“The only high energy particles that can come from very distant sources are neutrinos,” said Giorgio Riccobene, a physicist and staff researcher at the National Institute for Nuclear Physics. “So by looking at them, we can probe the far and violent universe.”

Each Digital Optical Module (DOM) is a standalone sensor module with 31 3-inch PMTs in a 17-inch glass sphere.

In effect, by looking down beneath the sea KM3NeT will allow scientists to peer outward into the Universe, deep into space as well as far back in time.

The optical modules dispersed along the KM3NeT array will be able to identify the light given off by muons when neutrinos pass into the sea floor. The entire structure would have thousands of the modules (which resemble large versions of the hovering training spheres used by Luke Skywalker in Star Wars.)

In addition to searching for neutrinos passing through Earth, KM3NeT will also look toward the galactic center and search for the presence of neutrinos there, which would help confirm the purported existence of dark matter.

Read more about the KM3NeT project here, and check out a detailed article on the telescope and neutrinos on Popsci.com.

Height of the KM3NeT telescope structure compared to well-known buildings

Images property of KM3NeT Consortium 

Mars May Have Once Been a Cold, Wet World

[/caption]

Many planetary scientists suspect that Mars, now cold and very dry, once had a liquid water ocean covering parts of its surface. But this does not necessarily mean that the Red Planet was ever a tropical paradise… a recent paper by a team of astrobiologists suggests that Mars was much more bitter than balmy.

Astrobiologist Alberto Fairyn and colleagues have published a paper in the journal Nature Geoscience suggesting that the marked absence of phyllosilicates in Mars’ northern lowlands is indicative of a cold ocean environment, with perhaps even a boundary of frozen glaciers.

Phyllosilicates are minerals that, on Earth, are found readily in marine sediments and sedimentary rock that was formed in the presence of an ocean environment. These same minerals have also been seen via orbiting spacecraft spectrometers to be present in sediments located in Mars’ equatorial regions, but not in the northern latitudes. Fairyn and his team, intrigued by the disparity between existing models that described Mars as being once warm and wet and the lack of phyllosilicates in the north, used new climatic and geochemical models to deduce that Mars’ northern oceans must have been consistently near freezing, with portions even covered over by ice.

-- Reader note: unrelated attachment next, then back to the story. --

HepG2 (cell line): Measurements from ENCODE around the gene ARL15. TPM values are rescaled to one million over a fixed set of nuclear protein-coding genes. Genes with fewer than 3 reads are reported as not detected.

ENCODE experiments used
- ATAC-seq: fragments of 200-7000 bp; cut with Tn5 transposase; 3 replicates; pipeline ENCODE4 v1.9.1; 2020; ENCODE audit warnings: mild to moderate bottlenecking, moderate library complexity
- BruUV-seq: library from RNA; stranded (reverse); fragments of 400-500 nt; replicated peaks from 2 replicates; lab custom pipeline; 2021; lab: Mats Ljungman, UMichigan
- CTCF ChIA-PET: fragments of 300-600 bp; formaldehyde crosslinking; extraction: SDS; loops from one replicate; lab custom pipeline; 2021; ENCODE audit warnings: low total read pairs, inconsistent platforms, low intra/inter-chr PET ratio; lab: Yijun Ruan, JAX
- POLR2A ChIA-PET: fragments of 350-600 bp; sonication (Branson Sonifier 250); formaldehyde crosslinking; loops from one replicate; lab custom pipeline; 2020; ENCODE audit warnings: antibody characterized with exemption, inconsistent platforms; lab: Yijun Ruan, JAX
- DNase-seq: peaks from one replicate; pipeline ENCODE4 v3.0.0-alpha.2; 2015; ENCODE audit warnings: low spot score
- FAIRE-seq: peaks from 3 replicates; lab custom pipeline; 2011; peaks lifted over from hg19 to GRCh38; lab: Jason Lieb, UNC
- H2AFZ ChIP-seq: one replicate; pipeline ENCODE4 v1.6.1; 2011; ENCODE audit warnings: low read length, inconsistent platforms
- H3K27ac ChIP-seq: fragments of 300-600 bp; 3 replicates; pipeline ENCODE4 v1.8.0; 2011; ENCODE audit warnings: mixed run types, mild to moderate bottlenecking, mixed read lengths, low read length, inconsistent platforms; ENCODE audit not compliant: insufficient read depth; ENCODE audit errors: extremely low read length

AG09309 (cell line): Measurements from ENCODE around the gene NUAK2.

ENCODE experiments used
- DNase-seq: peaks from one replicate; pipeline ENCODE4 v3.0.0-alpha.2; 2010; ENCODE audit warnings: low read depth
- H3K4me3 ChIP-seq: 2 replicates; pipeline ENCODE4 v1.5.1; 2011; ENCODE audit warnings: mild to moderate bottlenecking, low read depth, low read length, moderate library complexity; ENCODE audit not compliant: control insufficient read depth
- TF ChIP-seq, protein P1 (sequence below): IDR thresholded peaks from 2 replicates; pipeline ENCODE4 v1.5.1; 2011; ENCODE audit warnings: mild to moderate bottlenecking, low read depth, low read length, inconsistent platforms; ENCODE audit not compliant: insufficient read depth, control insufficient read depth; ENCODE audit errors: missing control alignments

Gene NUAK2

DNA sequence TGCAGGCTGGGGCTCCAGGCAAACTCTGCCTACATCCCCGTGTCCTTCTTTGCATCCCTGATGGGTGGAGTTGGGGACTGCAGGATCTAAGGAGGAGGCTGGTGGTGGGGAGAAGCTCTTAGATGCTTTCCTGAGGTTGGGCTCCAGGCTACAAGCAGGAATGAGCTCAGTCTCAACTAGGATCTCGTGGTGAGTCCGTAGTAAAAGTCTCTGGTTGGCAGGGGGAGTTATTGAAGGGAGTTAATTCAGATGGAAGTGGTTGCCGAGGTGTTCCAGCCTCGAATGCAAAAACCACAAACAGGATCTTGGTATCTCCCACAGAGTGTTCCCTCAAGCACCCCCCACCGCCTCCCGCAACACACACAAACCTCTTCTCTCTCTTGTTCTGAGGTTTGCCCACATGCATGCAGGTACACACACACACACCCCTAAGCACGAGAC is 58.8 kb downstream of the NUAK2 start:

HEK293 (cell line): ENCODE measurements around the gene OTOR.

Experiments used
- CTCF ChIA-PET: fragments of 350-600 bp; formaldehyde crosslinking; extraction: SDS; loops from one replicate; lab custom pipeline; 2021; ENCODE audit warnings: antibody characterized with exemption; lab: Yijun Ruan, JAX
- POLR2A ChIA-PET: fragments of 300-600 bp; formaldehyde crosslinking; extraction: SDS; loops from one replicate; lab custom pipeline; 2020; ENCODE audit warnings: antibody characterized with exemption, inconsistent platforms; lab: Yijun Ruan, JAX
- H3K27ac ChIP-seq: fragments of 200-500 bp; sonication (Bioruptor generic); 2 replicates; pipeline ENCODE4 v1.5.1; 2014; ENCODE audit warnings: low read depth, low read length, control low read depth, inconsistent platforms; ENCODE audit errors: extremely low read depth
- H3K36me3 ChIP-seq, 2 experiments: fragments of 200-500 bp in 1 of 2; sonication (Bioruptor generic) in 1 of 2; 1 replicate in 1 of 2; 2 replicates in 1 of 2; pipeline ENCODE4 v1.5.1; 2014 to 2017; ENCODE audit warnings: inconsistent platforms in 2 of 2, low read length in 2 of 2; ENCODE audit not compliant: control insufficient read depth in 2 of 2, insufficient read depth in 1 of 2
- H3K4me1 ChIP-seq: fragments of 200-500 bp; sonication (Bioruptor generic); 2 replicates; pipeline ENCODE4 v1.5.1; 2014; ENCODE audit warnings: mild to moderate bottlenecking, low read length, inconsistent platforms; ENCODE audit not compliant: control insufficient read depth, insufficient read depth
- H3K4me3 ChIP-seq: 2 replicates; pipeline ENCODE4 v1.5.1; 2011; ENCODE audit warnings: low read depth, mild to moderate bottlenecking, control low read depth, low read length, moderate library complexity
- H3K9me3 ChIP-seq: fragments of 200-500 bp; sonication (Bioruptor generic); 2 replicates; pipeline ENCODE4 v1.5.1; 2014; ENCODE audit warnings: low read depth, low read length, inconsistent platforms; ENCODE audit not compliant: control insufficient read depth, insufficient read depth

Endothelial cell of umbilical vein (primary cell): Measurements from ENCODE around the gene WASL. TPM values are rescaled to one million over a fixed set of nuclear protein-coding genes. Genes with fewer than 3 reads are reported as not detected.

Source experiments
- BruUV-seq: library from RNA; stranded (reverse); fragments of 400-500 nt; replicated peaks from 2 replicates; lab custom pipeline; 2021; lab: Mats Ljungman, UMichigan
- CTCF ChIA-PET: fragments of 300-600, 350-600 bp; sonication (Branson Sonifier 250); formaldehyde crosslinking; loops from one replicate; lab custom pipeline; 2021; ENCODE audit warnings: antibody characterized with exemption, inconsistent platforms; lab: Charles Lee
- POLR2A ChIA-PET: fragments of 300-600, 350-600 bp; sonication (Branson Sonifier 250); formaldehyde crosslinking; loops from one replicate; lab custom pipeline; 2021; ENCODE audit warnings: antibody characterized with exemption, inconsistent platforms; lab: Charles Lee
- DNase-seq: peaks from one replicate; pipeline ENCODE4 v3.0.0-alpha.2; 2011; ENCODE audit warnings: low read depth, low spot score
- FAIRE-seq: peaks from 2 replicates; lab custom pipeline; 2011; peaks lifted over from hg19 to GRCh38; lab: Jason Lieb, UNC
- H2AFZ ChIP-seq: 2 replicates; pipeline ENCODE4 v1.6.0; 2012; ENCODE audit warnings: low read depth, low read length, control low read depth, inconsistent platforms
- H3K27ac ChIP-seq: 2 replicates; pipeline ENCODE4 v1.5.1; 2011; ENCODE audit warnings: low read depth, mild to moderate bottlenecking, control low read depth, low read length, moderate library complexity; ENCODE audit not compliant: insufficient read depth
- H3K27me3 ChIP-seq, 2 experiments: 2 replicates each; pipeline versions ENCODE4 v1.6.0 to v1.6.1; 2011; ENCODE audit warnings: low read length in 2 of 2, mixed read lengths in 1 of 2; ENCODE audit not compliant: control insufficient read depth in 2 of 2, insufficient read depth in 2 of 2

Did Mars once have ice-covered seas? (Original image © Maggie & David. Edited by J. Major.)

The current presence of moraines in the northern highlands also suggests that glaciers may have surrounded these frigid seas, which may have prevented the transportation of phyllosilicates down to the northern ocean basin. Again, to use our own planet as an analogy, moraines are rocky debris left over from the movement of glaciers. Their existence on Mars strongly suggests a period of early glaciation.

The research by Fairyn et al. contradict – or, more aptly, combine –  two leading concepts of early Mars: one, that it was cold and dry and the existence of any liquid water was restricted to the equator for small periods of time; and two, that it was once globally warmer and wetter and sustained rivers, lakes and oceans of liquid water for extended periods.

Thus a cold Mars with an Arctic, icy ocean seems to be a more fitting causation of the current state of the planet, suggests Fairyn.

More research is planned, including running through more low-temperature models and hunting for ancient coastal areas that may have been impacted by icebergs. This will no doubt prove to be a challenge since much of the evidence is now buried deep beneath newer sediments and volcanic deposits. Still, Fairyn is confident that his model may help solve a long-standing debate over the history of the Red Planet.

Read more in an article by Bob Yirka on PhysOrg.

_____________________

Jason Major is a graphic designer, photo enthusiast and space blogger. Visit his website Lights in the Dark and follow him on Twitter @JPMajor or on Facebook for the most up-to-date astronomy awesomeness!

Enceladus’ Salty Surprise

 

[/caption]

Researchers on the Cassini mission team have identified large salt grains in the plumes emanating from Saturn’s icy satellite Enceladus, making an even stronger case for the existence of a salty liquid ocean beneath the moon’s frozen surface.